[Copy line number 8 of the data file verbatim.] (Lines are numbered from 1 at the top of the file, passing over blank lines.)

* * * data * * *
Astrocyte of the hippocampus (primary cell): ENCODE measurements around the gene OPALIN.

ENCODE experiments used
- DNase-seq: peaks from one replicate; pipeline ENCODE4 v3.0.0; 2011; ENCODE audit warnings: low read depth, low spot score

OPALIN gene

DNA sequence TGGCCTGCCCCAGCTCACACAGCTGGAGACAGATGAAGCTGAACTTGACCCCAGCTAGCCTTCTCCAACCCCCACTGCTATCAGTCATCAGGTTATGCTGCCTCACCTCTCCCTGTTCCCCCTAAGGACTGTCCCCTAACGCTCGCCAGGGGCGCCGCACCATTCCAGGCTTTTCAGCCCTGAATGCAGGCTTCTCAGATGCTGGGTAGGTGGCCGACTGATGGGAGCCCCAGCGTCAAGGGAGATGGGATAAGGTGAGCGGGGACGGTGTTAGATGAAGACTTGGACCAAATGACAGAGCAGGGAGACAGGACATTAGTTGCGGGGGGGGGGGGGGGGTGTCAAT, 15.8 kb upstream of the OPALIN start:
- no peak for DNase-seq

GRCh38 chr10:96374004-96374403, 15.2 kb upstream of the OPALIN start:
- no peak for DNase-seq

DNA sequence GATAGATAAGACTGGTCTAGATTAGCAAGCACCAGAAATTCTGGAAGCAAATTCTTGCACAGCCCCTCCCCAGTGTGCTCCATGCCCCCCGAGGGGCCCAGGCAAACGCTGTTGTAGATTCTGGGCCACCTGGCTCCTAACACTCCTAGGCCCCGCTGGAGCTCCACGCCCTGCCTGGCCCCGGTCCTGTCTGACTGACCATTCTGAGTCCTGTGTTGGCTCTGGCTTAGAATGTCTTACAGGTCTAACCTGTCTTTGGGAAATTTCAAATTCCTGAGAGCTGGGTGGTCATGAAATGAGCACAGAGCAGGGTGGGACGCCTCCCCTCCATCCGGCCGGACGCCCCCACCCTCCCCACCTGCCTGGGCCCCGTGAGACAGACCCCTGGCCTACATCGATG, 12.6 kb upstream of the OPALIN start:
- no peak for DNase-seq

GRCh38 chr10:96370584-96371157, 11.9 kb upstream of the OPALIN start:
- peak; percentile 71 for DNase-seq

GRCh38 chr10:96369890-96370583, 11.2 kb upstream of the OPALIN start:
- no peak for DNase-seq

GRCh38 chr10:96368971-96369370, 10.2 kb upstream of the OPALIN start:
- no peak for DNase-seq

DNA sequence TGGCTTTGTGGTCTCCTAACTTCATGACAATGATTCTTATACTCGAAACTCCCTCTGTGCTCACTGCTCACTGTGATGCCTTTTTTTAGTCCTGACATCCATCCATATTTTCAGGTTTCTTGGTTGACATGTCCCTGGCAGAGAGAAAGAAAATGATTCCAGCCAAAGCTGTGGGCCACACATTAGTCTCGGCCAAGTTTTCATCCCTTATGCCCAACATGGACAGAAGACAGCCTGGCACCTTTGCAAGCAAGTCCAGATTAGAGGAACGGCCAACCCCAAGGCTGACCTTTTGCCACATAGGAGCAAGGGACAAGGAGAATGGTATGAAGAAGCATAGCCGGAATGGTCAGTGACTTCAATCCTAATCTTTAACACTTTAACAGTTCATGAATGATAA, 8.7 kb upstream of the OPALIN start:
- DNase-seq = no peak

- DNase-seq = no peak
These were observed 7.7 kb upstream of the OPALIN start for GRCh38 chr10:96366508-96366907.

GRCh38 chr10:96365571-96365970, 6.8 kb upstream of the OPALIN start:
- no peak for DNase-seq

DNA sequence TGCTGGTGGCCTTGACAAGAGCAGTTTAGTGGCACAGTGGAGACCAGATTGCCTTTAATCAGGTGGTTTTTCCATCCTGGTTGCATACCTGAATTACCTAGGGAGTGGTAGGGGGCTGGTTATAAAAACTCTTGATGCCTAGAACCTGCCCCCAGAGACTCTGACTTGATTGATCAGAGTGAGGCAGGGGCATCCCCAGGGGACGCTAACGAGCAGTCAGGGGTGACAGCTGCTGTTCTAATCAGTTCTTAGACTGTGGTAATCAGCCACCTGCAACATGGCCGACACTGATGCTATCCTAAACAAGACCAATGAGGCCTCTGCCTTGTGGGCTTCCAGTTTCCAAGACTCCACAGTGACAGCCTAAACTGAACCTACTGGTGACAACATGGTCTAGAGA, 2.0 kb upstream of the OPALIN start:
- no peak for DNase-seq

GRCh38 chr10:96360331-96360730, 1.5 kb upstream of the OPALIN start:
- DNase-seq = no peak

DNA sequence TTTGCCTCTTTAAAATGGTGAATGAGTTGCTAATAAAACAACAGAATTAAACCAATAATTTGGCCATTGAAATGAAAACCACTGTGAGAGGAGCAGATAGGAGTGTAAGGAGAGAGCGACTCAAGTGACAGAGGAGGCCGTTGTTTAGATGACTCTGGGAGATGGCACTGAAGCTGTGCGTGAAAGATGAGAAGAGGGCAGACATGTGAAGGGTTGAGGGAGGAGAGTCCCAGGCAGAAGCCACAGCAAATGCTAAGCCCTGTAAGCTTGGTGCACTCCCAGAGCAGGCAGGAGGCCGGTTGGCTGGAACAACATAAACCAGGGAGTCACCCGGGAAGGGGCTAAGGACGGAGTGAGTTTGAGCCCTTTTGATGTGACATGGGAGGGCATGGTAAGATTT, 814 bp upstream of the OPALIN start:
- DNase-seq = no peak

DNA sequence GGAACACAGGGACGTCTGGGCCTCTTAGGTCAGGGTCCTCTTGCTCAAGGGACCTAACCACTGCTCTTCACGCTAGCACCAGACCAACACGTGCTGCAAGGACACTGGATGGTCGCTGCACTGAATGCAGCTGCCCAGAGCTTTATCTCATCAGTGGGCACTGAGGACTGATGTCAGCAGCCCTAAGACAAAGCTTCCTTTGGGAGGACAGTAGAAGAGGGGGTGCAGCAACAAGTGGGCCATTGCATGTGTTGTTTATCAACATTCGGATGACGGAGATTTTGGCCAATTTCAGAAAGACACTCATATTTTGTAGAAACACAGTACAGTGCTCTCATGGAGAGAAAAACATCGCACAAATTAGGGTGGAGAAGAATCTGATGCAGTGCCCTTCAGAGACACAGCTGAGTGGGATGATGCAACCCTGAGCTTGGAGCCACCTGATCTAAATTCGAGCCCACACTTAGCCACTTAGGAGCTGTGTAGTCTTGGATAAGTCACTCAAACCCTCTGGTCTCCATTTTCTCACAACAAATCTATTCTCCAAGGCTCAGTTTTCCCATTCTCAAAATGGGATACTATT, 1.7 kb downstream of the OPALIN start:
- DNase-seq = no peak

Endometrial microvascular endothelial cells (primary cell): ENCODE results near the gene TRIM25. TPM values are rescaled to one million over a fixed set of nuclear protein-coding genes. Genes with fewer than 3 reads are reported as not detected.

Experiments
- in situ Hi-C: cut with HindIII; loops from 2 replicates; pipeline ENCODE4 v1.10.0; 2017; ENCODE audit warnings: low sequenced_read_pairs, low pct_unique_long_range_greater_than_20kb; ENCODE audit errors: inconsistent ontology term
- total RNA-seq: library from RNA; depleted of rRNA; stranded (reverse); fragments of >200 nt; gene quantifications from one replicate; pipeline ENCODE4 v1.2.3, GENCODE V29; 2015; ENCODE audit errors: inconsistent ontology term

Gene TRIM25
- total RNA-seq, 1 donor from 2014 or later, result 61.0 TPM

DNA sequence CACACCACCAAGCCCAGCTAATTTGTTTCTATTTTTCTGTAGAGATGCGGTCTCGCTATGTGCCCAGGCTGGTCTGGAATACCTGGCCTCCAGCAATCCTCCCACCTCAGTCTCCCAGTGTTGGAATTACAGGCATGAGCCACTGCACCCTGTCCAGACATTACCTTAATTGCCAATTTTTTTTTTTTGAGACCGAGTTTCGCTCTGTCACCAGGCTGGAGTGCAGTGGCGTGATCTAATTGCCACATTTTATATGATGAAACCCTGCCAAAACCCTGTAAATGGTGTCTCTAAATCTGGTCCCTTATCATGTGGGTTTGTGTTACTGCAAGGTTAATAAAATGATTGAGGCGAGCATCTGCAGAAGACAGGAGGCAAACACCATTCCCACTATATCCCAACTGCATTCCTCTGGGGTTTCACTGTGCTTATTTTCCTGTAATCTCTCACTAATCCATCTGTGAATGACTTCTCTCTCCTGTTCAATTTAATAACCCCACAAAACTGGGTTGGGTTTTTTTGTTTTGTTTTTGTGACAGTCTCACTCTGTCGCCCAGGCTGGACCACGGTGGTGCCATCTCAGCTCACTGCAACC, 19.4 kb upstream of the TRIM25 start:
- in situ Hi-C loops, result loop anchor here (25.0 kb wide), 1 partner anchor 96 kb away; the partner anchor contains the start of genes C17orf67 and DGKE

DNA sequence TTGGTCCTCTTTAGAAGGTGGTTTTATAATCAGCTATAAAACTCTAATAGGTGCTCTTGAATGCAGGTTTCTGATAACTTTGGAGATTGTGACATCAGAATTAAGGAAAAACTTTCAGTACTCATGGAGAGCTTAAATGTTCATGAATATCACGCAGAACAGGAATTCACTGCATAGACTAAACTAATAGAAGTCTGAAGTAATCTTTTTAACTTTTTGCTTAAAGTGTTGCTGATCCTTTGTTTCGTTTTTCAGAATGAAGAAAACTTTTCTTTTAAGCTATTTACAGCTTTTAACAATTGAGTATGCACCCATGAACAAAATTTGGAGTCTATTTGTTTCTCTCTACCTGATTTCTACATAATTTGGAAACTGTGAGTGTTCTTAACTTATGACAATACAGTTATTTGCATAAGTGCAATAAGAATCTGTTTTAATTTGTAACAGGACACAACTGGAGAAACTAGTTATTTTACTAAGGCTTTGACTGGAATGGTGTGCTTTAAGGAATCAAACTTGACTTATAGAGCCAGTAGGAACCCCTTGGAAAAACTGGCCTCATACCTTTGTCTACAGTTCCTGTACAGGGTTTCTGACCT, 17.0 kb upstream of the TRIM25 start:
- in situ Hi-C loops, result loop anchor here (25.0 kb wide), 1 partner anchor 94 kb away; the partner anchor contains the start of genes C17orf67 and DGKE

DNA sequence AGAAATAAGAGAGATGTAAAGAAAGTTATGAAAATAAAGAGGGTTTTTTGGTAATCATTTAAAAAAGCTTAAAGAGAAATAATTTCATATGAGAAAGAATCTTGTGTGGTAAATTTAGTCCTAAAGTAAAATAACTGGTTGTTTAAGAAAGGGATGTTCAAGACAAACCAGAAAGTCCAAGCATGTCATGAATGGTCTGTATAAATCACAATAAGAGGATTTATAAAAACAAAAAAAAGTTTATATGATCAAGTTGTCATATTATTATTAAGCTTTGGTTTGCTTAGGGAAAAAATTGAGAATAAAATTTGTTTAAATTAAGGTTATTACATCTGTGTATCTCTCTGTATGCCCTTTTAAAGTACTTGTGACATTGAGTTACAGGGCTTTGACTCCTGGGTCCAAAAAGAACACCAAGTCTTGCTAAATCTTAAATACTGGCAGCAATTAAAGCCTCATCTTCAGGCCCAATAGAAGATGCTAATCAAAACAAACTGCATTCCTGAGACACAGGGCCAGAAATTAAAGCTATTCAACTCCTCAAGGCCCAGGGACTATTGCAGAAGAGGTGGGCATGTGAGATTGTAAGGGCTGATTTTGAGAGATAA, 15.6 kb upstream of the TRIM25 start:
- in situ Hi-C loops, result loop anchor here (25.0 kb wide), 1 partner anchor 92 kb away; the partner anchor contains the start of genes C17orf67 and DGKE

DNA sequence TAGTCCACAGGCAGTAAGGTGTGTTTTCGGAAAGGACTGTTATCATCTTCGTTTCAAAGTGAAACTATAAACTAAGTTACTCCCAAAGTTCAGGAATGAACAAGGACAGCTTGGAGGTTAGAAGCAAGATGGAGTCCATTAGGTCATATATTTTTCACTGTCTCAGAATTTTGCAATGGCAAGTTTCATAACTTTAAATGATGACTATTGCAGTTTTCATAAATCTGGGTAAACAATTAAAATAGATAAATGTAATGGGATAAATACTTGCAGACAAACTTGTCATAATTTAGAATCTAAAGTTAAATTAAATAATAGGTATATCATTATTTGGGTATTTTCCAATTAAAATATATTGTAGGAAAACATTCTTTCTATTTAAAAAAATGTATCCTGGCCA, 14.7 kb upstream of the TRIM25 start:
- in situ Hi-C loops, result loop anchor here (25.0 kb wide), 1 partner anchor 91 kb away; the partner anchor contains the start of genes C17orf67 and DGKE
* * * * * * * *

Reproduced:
- no peak for DNase-seq